The 'perfect' coffee is a matter of personal taste and preference. But with a little practice and an understanding of the factors that influence the taste of your espresso, you can master the art of espresso making and make every cup a pleasure. If you want to know more about the subject of sour coffee , read my extensive blog on this subject.

The bitter cup

It is not unusual for espresso to sometimes taste too bitter, so bitter that only some sugar or milk can neutralize the taste. But rest assured, this is a problem that can be easily resolved. Bitter espresso is a sign that your coffee is completely out of balance. This can be the result of several factors, such as the quality or temperature of the water you use to brew your coffee, an unclean machine, poor quality coffee beans or over-extraction.

First, let's talk about water quality and temperature. If the water is too hot, the coffee may burn and have a bitter taste. The recommended water temperature is between 92 and 96 degrees. If your espresso tastes bitter, check the temperature of your machine.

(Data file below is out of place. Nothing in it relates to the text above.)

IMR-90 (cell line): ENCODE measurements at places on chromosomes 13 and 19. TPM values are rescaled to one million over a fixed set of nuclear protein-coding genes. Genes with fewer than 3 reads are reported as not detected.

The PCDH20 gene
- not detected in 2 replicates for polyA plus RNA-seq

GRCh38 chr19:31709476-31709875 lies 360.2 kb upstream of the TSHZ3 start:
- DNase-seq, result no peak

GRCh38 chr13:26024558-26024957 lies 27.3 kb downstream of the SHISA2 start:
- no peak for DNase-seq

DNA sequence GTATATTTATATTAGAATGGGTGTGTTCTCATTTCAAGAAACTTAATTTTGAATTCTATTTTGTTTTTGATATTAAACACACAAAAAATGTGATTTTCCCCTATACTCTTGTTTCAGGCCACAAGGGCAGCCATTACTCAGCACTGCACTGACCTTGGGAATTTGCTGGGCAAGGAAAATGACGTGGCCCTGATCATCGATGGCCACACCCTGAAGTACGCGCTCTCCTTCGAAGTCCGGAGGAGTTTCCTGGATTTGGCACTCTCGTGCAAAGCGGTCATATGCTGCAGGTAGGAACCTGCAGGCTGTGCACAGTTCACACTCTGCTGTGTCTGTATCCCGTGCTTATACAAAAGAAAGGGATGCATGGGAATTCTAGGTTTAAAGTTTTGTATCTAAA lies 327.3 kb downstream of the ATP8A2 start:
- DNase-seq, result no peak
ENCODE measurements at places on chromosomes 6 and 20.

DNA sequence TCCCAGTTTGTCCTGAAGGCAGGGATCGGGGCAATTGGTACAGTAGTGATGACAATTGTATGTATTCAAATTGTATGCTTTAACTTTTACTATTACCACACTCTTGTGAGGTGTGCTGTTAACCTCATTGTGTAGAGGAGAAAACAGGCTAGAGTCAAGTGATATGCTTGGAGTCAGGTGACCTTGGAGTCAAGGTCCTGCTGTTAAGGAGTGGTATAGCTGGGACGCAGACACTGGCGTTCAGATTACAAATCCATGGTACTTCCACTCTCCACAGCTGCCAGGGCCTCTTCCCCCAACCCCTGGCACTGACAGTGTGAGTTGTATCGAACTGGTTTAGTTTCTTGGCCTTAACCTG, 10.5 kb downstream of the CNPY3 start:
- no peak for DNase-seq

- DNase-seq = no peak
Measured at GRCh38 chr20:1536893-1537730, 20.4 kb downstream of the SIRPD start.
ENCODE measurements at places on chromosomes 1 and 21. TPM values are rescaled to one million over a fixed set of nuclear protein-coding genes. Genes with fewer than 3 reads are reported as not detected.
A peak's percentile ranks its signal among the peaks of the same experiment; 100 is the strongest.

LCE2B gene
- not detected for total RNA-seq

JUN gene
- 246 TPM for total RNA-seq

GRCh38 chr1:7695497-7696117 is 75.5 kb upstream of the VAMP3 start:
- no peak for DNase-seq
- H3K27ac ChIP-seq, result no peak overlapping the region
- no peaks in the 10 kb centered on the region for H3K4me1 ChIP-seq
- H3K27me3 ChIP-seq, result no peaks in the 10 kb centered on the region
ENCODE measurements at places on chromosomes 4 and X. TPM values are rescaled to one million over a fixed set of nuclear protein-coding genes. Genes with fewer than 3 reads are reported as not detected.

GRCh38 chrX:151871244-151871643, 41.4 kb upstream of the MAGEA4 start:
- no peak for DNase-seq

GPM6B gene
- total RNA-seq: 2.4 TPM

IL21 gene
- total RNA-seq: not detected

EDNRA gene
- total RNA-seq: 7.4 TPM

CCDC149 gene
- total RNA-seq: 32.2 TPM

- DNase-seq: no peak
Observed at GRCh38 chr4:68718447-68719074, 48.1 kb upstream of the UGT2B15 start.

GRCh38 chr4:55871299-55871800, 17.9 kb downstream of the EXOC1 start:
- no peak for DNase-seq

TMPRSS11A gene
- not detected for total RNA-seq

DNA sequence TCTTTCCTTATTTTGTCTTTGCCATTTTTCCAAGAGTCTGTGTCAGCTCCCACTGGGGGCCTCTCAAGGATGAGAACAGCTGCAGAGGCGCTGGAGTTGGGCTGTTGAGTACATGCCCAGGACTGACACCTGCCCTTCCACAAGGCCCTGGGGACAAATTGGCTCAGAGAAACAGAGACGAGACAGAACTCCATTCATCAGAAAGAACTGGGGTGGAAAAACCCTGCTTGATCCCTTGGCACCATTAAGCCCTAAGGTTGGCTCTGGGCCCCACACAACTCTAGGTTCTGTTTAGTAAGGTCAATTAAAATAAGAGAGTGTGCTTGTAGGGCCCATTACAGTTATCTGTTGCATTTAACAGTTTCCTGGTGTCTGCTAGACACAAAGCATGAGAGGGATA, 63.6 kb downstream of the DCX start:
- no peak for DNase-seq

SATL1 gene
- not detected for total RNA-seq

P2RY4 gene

It is also important that you clean your coffee maker regularly. Old coffee grounds can cause unwanted flavors that can result in a bitter cup of coffee.

The quality of the coffee beans also plays a major role. Poor quality or roasted beans that are too dark can give a bitter taste. Therefore, always choose freshly roasted coffee beans of good quality.

Finally, over-extraction, when the coffee is ground too finely, can also cause bitter espresso. If you grind your own coffee, experiment with different grinds to find the right balance. Would you like to learn more about making the perfect espresso ? Then read my extensive blog.

In short, espresso doesn't have to be bitter. With a little care and attention you can brew a smooth, subtle and slightly sweet espresso that is guaranteed to make your day better! If you want to know more about bitter coffee and its solutions, read my blog about bitter coffee .

Crema challenges


Making espresso is an art. From the choice of coffee beans to the precise timing of extraction, there are countless variables that influence the final taste. But one of the most common problems coffee lovers encounter is a problem with the crema of their espresso.